who was coming into chicago from poland toattend an international polka competition. so there's a trade of andean condor feathersfrom peru to poland for polka hats and then back into the united states, so you can seethat the trade leads us to unexpected places. so with that segue, pathology?>> thank you so much. if you could introduce yourself and talk a little about pathologyand what that means. >> my name is rebecca kagan and i'm a veterinarianpathologist here at the lab. so that means i'm a veterinarian with special training inpathology. and so what i do in the lab is i determine cause of death and essentiallydoing autopsies on animals. >> so you showed us a necropsy a few daysago. and i'm curious, about how many of those

do you do every day or?>> a necropsy is another name for the autopsy. in the human world when we talk about doingautopsies, it's essentially the same thing. there are two pathologists who work here atthe lab and between the two of us we probably do one or two a day every day that we're here.>> can you talk a little bit about what you're showing us right now?>> i wanted to demonstrate an autopsy on the table but they wouldn't let me. it's a littlebit messy. >> it's a bit graphic.>> i brought some bones instead which are nice and clean. we have here at the lab acolony of beetles and there are job is to clean off bones sometimes for the referencespecimens that barry and pepper talked about.

and sometimes for pathology because it willlet us see the injuries that were previously covered by bloody gore. so this is an example,these are post-cleaned. this is a grizzly bear skull that we got. and what can you tellme about this skull? this is a pretty easy one.>> cause of death appears to be a bullet hole? >> yes. there's a bulletâ hole. the cleaningof the bugs allows us to see the bullet hole. and you can see which way it's going. andwhen you turn it over you can see it just blasted through the back of the skull. whatit also let us see was these little marks in the teeth. so somebody tried to, afterthe bear was dead, cut the tooth out and realized it's really actually very hard to get a beartooth out, and quit. we have tool marks on

here, we have a bullet trajectory. and wehave some more evidence that this is what killed the bear, because there is what's knownas an acute hole, so it happened right before it died. there's blood staining around thehole and the edges of the fracture are sharp. all these things give us clues about how theanimal died and what the circumstances of the death were. and you can contrast thatbullet hole to this one. this is a florida panther. and we cut through it. so pretendthat it's all one piece. but this is a florida panther scull and it was found by a roadside.so when we x-rayed the skull, we found a big chunk of metal and that will show up as abig white piece. but what we also found were injuries that looked like it had been hitby a car. the question is did somebody shoot

the cat or did it get hit by a car or howdid it die. so we give the skull to the bugs and they clean it off, you can see how differentthis hole is. it's got rounded edges and it's uneven. and this is actually the bone tryingto heal. so what happened was this cat had gotten shot in the nose and the bullet hadlodged in there a long time ago before it died. and what actually killed it was beinghit by a car. so that's some of the things that bones can tell us and that the bugs helpus to see. >> so aside from the bugs, what are some ofthe techniques you use to kind of answer these questions that you get asked from the cases?>> well, we obviously do the autopsy which is kind of like you see on television. weopen up the body and take pictures and document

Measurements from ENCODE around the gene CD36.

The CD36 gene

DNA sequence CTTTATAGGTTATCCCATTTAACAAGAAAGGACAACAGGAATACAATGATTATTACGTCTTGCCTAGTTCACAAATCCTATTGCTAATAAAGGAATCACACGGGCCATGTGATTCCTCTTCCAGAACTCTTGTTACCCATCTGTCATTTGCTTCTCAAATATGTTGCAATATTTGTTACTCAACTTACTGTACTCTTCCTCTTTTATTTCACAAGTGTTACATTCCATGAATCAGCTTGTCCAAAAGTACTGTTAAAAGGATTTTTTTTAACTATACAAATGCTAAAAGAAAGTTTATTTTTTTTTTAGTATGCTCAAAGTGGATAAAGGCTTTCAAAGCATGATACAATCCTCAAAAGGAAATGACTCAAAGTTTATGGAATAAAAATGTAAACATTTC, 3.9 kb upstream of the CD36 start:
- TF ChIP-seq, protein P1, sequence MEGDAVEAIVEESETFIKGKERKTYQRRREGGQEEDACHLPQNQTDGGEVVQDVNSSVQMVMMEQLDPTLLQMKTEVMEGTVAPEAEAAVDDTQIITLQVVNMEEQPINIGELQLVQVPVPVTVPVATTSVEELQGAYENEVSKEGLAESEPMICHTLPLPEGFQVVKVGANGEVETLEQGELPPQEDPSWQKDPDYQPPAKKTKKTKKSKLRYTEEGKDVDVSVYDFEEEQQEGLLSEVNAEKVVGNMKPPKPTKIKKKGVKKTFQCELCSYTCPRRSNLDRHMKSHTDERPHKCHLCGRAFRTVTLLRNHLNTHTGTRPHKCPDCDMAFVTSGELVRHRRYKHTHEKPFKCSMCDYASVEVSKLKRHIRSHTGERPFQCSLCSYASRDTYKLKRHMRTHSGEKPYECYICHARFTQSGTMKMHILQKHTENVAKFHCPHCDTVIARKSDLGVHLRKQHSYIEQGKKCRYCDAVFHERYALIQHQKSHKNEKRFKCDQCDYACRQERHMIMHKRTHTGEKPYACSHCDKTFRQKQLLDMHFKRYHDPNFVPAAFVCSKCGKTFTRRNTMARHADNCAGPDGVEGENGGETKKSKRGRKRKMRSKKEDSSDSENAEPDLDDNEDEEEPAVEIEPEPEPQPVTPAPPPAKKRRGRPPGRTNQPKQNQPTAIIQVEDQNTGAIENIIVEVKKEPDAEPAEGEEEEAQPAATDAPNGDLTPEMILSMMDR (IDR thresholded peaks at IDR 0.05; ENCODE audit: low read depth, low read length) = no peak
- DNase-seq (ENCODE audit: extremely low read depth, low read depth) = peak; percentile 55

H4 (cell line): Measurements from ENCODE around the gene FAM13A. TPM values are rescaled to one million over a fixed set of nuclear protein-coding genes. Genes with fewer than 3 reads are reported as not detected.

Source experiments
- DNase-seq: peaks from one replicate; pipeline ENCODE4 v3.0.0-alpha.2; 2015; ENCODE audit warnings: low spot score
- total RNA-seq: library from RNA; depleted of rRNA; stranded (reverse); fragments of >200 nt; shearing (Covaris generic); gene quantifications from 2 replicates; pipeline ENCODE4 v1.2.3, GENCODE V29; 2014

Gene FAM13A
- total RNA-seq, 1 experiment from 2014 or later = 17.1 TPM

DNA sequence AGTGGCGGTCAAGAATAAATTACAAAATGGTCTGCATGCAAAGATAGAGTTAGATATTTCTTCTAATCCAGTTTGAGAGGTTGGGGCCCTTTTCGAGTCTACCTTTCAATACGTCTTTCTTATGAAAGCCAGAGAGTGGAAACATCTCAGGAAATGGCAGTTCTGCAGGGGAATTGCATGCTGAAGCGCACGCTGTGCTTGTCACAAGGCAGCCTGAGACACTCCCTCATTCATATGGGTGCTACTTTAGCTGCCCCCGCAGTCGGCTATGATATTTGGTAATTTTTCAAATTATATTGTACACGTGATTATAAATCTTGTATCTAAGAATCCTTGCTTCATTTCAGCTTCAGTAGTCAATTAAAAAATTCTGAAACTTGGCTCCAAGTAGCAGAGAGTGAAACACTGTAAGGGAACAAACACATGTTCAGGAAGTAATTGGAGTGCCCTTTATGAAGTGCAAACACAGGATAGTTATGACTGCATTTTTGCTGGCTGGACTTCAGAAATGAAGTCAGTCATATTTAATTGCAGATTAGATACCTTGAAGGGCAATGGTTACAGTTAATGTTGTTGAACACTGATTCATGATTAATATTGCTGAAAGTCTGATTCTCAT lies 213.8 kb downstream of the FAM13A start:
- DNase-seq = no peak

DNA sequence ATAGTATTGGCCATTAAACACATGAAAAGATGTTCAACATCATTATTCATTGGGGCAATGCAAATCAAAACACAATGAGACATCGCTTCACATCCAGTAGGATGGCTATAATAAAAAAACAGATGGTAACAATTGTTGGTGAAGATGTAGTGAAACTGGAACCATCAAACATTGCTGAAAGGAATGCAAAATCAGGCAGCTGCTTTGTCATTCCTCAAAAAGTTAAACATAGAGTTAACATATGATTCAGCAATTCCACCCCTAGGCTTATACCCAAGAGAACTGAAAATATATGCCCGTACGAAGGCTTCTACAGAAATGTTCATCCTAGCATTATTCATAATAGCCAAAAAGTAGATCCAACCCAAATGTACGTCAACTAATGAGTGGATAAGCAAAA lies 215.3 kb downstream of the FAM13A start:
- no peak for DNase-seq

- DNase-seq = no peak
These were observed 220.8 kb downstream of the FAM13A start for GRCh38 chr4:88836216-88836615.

our findings and we do microscopic examinationson tissue so that let's you look for other things, i mean, diseases things like that,they don't, we don't kill all of them, believe it or not. sometimes it's nobody's fault.so that helps us out there. we x-ray everything, so that can help us find bullets or fracturesin tiny places that we wouldn't normally see, and we do alternate light source images, whichis something that barry mentioned doing on some of their things. and we do it on wholebodies. and it can let us see little things that are maybe hidden in fur and feathersbecause animals are obviously covered in fur. so if you're looking for things like fiberevidence, like on csi they always do that, the alternate light source will let thingslike that glow, so artificial fibers will

actually show up and we can pick them off,if somebody moved a body, we might be able to find evidence they did that. it lets ussee burn marks. so if a bird gets electrocuted on a power line, sometimes it's very, verysubtle and the light will let those things glow. and sometimes poisons have dyes in themthat show up. so we use it for a lot of different things. that's probably the thing i use themost that i was never actually trained to do in vet school. it's kind of fun.>> i know that another kind of part of your work is histology. i don't know if you guyswant to talk about that? >> yeah. that's the microscopic exam. to methat's the fun stuff. that's looking at the secret, the things that you can't see withyour own eyes. so we will take tissue from

animals, if it's fresh enough, and processit and dye it so that when you look at it under a microscope, the different cells andbacteria and things will show up. >> it's really interesting.>> so that kind of helps us put the whole picture together of how this animal died andthe circumstances around the death. >> awesome. great. well, thank you so much.next we're actually going to go into a little more about genetics. so we started with whatyou can see and the shape of the animal and we're moving into things that maybe questionsthat are sometimes way more challenging to answer. so please introduce yourself?>> my name is dyan straughan and i work here in the genetics section of the laboratory.and i love genetics so i can talk a long time